School is not a friendly place for LGBT students
(Seoul, September 14, 2021) – Young lesbian, gay, bisexual, and transgender (LGBT) people in South Korea experience isolation and mistreatment in schools, Human Rights Watch and the Allard K. Lowenstein International Human Rights Clinic at Yale Law School said in a report released today.
The seventy-six-page report, “‘I Thought of Myself as Defective’: Neglecting the Rights of LGBT Youth in South Korean Schools,” finds that bullying and harassment, a lack of confidential mental health support, exclusion from school curricula, and gender identity discrimination are particularly pressing concerns for LGBT students. The South Korean government should implement antidiscrimination protections and ensure that LGBT youth have supportive resources to safeguard their health and education.
To say that LGBT people are dirty is a prejudice against homosexuality, and it’s a perception created by South Korean society.
As the debate on LGBT issues becomes more active, anti-LGBT hate speech is increasing among students.
The school was not a friendly place for LGBT youth.
People are very ignorant, especially when it comes to being transgender.
The clothes I wore every day, the toilets and changing rooms I went to every day were always stressful, that’s why I think these really made me hate going to school.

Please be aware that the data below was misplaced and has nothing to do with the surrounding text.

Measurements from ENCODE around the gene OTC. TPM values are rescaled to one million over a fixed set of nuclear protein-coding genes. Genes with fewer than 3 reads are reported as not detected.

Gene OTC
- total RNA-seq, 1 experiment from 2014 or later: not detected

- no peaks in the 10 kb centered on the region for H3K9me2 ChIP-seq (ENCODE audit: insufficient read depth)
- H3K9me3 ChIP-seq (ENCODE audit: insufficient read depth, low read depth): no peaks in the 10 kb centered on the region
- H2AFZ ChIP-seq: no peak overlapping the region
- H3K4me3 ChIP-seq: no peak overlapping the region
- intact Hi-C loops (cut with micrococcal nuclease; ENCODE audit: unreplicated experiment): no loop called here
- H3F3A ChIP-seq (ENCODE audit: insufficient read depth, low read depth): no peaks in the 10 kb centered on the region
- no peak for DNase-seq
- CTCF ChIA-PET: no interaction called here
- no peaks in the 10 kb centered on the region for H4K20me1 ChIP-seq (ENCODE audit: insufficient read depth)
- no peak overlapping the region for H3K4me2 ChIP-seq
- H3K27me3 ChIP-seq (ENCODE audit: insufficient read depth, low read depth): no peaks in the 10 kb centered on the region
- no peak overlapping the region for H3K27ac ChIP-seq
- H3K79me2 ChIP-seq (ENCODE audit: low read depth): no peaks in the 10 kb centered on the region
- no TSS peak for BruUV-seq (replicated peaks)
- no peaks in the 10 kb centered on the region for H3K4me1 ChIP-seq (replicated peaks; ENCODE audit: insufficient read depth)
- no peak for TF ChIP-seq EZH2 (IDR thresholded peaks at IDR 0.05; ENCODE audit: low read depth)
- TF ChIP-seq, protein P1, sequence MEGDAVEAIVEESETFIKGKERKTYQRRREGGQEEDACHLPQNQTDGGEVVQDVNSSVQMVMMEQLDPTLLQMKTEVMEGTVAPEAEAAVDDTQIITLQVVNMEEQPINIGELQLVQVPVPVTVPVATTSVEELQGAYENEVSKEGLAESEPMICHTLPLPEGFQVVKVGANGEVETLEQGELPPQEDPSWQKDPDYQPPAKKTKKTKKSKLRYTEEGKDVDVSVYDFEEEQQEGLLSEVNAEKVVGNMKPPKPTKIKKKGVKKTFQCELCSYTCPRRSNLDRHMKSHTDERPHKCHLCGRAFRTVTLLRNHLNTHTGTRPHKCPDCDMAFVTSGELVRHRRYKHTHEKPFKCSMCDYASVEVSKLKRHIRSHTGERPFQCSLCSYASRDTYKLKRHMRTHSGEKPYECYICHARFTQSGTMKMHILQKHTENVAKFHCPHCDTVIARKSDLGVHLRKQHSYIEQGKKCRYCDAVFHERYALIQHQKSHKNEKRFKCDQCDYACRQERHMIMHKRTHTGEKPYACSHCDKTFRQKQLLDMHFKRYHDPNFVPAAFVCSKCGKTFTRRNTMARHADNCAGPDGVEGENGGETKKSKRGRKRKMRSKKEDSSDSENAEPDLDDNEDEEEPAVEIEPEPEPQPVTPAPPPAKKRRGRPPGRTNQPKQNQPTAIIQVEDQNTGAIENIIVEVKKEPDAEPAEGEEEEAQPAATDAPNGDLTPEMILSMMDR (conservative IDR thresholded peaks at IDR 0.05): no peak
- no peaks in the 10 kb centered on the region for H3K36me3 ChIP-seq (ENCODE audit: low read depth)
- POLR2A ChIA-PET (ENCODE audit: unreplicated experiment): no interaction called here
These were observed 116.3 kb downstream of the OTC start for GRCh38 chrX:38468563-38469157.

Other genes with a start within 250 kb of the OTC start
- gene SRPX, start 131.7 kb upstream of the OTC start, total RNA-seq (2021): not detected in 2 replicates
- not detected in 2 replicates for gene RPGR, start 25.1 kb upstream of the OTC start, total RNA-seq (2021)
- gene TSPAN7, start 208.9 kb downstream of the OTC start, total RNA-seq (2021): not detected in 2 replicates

One teacher said: “If same-sex marriage is legalized, bestiality will be legalized; how obscene and dirty homosexuals are; how negative their influence is…” He was just talking like this. I hated the situation.
One friend was outed. She couldn't go to school. She suffered extreme bullying. So, in the end, she dropped out and went her own way.
They might detain me at a mental hospital, or even force me to get conversion therapy. I had a lot of fear. I didn’t dare to ask for help.
I Googled “lesbian” and often wondered why I had to read relevant information in English. I became a mentor for other students. I shared proper knowledge about sex and answered their questions.
I want to become a person who can reform the education system, to change the minds of students. I think it would be nice to teach.
The government should first enact an anti-discrimination law, and schools should proactively deal with discrimination against LGBT youth just like they do with other school violence incidents.
I hope teachers and other staff will change their perceptions through training, and add content related to sexual minorities in the class. so that children can learn how to accept LGBT people from an early age.
I felt prejudices dissolving, so I started my YouTube channel. I wanted to show that sexual minorities are not a scary presence but part of everyday life, that they are just familiar, fun people.
September 14, 2021News Release